Sensationalist Sustainability

One of the things that struck me as I was watching the Canadian English-language leaders debate this past Thursday was the amount of attention given to environmental issues. Although this was encouraging (and producing of condescending smirks towards our southerly neighbours), I was also uneasy about the particular focus on the oil sands in Alberta and Saskatchewan, despite its probably accurate depiction as the most destructive project on earth.

Helping me to see why is Wendell Berry (who I have a sizable writer crush on), from an essay called “Conservation is Good Work” in Sex, Economy, Freedom & Community, Berry helps me to understand my discomfort:

Because we are living in an area of ecological crisis, it is understandable that much of our attention, anxiety, and energy is focused on exceptional cases, the outrages and extreme abuses of the industrial economy: global warming, the global assault on the last remnants of wilderness, the extinction of species, oil spills, chemical spills, Love Canal, Bhopal, Chernobyl, the burning oil fields of Kuwait. But a conservation effort that concentrates only on the extremes of industrial abuse tends to suggest that the only abuses are the extreme ones when, in fact, the earth is probably suffering more from many small abuses than from a few large ones. By treating the spectacular abuses as exceptional, the powers that be would like to keep us from seeing that the industrial system (capitalist or communist or socialist) is in itself and by necessity of all of its assumptions extremely dangerous and damaging and that it exists to support an extremely dangerous and damaging way of life. The large abuses exist within a pattern of smaller abuses.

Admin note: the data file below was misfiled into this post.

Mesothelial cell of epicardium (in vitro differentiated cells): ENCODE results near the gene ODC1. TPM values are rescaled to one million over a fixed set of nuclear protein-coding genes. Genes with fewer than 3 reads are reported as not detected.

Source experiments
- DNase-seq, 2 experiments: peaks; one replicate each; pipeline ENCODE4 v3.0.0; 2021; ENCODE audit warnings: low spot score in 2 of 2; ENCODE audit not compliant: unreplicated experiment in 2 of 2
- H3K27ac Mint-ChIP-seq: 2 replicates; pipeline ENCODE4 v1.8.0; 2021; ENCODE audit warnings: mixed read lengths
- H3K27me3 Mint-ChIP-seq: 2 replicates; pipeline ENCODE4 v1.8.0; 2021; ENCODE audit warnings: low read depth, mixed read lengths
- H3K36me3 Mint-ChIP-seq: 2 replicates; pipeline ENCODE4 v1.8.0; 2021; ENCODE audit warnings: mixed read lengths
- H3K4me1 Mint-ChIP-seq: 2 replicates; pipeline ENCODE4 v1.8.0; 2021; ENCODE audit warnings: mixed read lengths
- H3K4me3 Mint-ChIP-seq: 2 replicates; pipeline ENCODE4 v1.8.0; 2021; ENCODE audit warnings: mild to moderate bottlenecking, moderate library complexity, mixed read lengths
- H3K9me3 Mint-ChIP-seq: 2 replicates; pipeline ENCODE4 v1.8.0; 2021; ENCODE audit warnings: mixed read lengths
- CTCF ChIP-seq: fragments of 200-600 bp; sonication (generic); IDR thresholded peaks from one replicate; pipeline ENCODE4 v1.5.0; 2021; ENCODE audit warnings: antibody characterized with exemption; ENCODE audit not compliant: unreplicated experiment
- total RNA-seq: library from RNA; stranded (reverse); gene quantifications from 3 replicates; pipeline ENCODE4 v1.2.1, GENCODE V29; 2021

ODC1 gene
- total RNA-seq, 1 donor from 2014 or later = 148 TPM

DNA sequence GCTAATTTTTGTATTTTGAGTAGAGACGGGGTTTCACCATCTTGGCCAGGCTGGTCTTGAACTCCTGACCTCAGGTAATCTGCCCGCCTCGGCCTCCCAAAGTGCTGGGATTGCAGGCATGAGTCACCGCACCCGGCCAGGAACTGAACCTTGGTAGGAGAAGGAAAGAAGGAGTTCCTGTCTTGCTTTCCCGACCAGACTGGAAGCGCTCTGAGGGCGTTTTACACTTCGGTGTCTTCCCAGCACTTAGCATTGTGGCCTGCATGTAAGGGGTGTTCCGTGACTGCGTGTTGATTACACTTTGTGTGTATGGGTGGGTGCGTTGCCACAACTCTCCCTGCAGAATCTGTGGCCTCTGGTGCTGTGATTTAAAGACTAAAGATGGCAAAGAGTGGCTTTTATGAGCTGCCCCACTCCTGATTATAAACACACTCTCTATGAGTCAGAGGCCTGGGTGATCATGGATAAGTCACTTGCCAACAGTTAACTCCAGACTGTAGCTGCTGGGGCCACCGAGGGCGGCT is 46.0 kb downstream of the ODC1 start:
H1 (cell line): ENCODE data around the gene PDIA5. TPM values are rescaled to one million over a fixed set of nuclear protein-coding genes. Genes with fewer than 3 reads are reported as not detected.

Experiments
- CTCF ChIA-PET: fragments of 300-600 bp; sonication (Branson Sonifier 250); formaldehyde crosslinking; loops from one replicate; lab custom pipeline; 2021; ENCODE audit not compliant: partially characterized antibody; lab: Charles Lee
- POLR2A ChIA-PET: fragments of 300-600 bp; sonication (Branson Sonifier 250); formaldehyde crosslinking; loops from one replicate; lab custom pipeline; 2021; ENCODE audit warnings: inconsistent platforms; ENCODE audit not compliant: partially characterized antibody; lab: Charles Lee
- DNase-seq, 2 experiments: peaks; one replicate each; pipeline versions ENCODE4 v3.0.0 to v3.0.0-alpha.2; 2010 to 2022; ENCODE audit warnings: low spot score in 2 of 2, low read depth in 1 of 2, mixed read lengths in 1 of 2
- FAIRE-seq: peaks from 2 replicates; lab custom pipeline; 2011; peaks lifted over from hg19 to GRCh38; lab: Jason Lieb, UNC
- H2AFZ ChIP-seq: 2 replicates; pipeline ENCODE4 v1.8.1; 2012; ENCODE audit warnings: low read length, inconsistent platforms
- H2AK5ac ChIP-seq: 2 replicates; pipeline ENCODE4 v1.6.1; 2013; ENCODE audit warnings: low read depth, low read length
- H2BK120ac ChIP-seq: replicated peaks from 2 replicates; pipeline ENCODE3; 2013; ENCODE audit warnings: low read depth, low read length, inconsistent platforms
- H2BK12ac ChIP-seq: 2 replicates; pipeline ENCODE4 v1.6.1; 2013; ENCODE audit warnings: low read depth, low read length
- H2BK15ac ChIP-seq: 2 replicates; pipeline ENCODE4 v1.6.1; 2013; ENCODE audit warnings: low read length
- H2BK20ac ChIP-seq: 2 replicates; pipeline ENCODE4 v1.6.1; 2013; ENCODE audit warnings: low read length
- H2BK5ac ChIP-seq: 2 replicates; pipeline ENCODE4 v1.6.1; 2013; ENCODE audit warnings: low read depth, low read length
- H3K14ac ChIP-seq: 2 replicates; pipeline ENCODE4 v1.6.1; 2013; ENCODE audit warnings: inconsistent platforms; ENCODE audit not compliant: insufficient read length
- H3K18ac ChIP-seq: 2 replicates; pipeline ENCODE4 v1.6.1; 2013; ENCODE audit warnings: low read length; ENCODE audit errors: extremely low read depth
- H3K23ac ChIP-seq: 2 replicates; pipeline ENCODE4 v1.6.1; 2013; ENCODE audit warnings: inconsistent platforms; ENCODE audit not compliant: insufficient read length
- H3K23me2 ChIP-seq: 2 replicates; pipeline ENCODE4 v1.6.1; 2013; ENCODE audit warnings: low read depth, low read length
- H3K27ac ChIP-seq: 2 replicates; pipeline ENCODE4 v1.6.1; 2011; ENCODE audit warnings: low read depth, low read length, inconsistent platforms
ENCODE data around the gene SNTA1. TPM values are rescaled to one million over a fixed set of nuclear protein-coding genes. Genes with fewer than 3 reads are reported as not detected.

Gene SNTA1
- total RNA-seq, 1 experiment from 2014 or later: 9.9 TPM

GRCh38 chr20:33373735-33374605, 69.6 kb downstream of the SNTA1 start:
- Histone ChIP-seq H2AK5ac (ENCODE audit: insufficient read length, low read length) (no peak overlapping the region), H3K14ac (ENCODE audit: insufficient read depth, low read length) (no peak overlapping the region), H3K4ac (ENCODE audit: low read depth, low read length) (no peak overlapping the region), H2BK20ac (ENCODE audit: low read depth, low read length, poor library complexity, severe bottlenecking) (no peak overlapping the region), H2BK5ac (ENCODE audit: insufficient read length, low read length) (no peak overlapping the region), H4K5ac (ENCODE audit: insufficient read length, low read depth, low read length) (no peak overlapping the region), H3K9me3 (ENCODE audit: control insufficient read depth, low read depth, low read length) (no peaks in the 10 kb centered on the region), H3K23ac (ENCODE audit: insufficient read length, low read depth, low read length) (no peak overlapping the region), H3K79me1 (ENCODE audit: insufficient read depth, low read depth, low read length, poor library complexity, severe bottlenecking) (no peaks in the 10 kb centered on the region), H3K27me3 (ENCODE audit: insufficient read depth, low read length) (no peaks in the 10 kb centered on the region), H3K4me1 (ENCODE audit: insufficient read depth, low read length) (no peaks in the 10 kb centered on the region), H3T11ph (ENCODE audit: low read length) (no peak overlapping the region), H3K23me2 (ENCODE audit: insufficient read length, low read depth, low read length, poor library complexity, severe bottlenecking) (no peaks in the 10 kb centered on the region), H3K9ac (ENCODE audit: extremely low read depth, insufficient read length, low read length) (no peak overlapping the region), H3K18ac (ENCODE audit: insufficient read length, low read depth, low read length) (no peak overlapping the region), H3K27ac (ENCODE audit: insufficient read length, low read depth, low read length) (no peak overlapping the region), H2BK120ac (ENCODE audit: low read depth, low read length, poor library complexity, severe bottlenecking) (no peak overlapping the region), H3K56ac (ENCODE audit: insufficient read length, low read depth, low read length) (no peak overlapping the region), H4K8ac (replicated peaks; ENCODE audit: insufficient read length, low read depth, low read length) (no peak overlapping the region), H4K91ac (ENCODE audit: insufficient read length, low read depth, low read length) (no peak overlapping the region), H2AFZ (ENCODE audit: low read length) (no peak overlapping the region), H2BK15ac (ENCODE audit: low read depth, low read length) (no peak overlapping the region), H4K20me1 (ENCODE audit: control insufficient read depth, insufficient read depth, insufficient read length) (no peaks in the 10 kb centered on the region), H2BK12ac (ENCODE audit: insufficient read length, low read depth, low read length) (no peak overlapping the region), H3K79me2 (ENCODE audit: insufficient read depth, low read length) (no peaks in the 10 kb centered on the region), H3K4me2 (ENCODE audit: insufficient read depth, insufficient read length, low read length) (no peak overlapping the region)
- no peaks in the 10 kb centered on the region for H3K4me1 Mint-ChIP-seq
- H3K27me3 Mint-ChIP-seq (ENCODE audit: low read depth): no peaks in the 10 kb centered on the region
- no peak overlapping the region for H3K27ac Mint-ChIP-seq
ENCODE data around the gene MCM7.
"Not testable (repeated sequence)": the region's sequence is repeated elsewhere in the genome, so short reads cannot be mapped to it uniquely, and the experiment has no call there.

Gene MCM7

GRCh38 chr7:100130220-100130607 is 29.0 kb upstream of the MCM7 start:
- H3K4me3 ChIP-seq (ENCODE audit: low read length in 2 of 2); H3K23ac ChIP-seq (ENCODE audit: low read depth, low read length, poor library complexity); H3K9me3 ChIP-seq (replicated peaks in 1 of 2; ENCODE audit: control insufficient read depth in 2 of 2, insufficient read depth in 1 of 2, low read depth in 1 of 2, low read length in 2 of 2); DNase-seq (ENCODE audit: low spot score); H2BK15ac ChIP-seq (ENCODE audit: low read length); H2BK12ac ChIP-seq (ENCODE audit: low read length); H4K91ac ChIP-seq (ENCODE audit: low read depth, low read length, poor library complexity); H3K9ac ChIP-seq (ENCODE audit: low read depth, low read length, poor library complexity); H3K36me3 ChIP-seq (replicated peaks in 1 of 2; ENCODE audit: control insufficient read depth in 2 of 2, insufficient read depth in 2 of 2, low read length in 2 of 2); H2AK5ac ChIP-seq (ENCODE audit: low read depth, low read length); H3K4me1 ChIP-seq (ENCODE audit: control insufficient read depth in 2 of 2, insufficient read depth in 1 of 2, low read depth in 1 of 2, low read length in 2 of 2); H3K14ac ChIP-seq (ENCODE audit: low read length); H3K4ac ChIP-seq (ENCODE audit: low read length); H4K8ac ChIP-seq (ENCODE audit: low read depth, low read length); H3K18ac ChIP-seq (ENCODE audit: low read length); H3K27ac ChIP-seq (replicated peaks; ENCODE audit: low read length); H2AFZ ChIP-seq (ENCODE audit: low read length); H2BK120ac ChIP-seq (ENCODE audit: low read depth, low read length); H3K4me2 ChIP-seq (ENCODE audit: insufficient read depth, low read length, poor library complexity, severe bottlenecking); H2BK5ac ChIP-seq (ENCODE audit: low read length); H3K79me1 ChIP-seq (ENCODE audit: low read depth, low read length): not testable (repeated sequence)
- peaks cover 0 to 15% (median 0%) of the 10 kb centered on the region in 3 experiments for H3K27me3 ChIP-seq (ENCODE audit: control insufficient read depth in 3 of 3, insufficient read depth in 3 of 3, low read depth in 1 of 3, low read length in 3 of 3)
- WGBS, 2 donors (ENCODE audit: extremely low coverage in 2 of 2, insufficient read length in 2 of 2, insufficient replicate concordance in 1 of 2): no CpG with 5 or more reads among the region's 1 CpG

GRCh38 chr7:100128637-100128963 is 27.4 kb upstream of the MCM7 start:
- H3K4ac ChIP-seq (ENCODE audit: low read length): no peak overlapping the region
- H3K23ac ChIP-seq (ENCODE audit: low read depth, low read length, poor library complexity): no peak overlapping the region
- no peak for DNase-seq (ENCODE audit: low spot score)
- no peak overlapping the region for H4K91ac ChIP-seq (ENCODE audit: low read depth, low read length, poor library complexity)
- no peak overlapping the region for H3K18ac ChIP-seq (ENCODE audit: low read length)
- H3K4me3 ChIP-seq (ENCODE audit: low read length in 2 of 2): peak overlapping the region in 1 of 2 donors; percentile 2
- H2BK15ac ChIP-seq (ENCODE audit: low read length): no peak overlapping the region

Berry, Sex, Economy, Freedom & Community, 29-30.

2 thoughts on “Sensationalist Sustainability

  1. well said Matt (or should I say well quoted!)

    any ideas as to how those of us interested in propagating good discussions about such matters should go about doing so in a way that draws people in to the discussion rather than creating the usual distance and anger?

    or is distance and anger an unavoidable part of such attempted conversations?

  2. I think that some degree of anger is probably unavoidable, as telling the truth about these issues will produce defensiveness in people (like me!) who have built their lives on an assumption of the current system being amoral. The suggestion that we are complicit with immorality is generally anger-inducing.

    That said, I think that clever, subversive parables might be the ticket here. In particular, I think that the parable the prophet Nathan told to David to expose his sin with Bathsheba and Uriah is the model of what I’m thinking about. Appeal to an already existing moral conviction in an unfamiliar context, but then reveal how it is we who are guilty, God help us.

Comments are closed.